The Iowa Personality Disorder Screen (IPDS) was developed by Langbehn et al (1999) to serve as a brief interview-based measure, taking around 5 min to complete. It is an 11-item screening instrument used to evaluate whether a PD is present or absent in the psychiatric outpatient clinic setting (Langbehn et al., 1999). Most of the 11 items have follow up questions making up a total 19 possible questions. It can easily be integrated into standard diagnostic clinical interviews and initial validation research suggests that it is adequate in identifying patients requiring further evaluation to determine if they meet criteria for a personality disorder. Furthermore, a study by Trull and Armdur (2001) examined the effectiveness of the IPDS in a non-clinical sample of 103 undergraduate students and determined that it may be useful as a screening measure for PD in both clinical and nonclinical populations.
Retrospective analyses using 1,203 Structured Interview for Disorders of Personality-Revised (SIDP-R; Pfohl, Blum, Zimmerman,1995) interviews suggested that the IPDS items should provide good sensitivity and specificity (Langbehn et al., 1999). Furthermore, results from a prospective validation study, using a mixed group of 52 nonpsychotic inpatients and outpatients who were diagnosed showed that blind administration of the IPDS yielded excellent sensitivity (92%) and good specificity (79%). The IPDS shows promise as a quick PD screen for use in research settings or standard clinical interviews. Moreover, socio-demographic and psychopathological factors have been suggested to have little effect on the IPDS as screening instrument (Olssøn, Sørebø, & Dahl, 2011).
In a study by Morse and Pilkonis (2007) psychiatric and non-psychiatric samples were employed to compare the validity of three screening measures: the PD scales from the Inventory of Interpersonal Problems, a self-report version of the Iowa Personality Disorder Screen, and the self-directedness scale of the Temperament and Character Inventory. The screeners were highly correlated in a range from .71 to .77, despite their different theoretical origins. These findings suggest that the use of multiple screeners was not a significant improvement over any individual screener, and no single screener stood out as clearly superior to the others.
When using self-rating scales, clinicians should be mindful as individuals with PD see themselves in distorted ways and may not be able to give accurate accounts of their presenting difficulties (Klonsky, Oltmanns, & Turkheimer, 2002). Reports of symptoms have been shown to differ from those of their friends and families (Klonsky, Oltmanns, & Turkheimer, 2002), therefore interviews with people who know the patient well can improve the accuracy of a diagnosis.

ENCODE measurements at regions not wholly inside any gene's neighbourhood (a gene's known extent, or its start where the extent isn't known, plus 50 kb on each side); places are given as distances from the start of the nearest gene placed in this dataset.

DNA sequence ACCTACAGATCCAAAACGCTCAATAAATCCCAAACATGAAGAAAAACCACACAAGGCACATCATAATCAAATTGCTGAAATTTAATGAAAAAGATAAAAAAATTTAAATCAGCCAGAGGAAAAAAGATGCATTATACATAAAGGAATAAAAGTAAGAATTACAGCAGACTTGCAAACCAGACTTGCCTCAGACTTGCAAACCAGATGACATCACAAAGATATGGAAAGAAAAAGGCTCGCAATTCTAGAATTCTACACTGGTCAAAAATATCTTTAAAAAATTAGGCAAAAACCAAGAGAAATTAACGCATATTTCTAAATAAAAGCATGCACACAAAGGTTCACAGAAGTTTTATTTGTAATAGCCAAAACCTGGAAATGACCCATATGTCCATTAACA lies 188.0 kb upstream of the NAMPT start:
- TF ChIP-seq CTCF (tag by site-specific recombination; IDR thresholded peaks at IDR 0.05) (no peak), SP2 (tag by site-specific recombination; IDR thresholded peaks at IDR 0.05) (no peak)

This tool is not meant to be used as a diagnostic tool. Only a trained professional can properly diagnose a personality disorder. The formal diagnosis for a PD is ultimately a clinical decision that should be made by incorporating multiple sources and the screening measures are intended to aid clinicians in making decisions regarding identification of patients who are in need of a more thorough evaluation, but a formal diagnosis should not be given based exclusively on these data alone.
Olssen, I., Sørebø, Ø., & Dahl, A. A. (2011). A cross-sectional testing of The Iowa Personality Disorder Screen in a psychiatric outpatient setting. BMC Psychiatry, 11, 105. http://doi.org/10.1186/1471-244X-11-105
Siefert, C. J. (2010). Screening for Personality Disorders in Psychiatric Settings: Four Recently Developed Screening Measures, in Baer, L., Blais, M.A. (2010). Handbook of Clinical Rating Scales and Assessment in Psychiatry and Mental Health. N.Y: Human Press.
Trull, T.J. & Amdur, M. (2001). Diagnostic Efficiency of the Iowa Personality Disorder Screen Items in a Nonclinical Sample. Journal of Personality Disorders: Vol. 15, No. 4, pp. 351-357. https://doi.org/10.1521/pedi.15.4.351.19184